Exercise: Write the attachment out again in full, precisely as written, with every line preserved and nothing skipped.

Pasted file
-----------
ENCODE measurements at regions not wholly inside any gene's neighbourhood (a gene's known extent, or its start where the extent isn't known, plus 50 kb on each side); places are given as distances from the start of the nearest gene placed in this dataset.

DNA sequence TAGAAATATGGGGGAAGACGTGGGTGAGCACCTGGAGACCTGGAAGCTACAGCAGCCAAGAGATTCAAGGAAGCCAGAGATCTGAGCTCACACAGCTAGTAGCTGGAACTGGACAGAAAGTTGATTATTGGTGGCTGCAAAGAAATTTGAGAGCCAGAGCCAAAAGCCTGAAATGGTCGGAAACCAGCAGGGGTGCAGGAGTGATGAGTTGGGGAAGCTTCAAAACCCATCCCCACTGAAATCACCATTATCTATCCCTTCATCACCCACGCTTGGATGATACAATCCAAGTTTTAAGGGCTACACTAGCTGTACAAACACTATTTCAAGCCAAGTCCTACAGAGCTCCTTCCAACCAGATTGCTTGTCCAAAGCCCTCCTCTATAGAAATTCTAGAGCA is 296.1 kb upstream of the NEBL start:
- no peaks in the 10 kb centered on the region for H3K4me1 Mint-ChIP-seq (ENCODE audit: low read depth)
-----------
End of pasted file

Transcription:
ENCODE measurements at regions not wholly inside any gene's neighbourhood (a gene's known extent, or its start where the extent isn't known, plus 50 kb on each side); places are given as distances from the start of the nearest gene placed in this dataset.

DNA sequence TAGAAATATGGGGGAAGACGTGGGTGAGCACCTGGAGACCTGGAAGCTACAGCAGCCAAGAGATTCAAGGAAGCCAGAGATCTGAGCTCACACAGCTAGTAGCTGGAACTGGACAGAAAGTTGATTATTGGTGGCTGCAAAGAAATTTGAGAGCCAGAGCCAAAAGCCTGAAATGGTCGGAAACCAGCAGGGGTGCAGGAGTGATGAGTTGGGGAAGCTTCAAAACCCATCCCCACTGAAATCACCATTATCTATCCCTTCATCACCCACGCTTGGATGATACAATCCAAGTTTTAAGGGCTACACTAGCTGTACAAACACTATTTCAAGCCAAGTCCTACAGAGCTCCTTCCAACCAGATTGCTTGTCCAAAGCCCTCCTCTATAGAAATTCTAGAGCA is 296.1 kb upstream of the NEBL start:
- no peaks in the 10 kb centered on the region for H3K4me1 Mint-ChIP-seq (ENCODE audit: low read depth)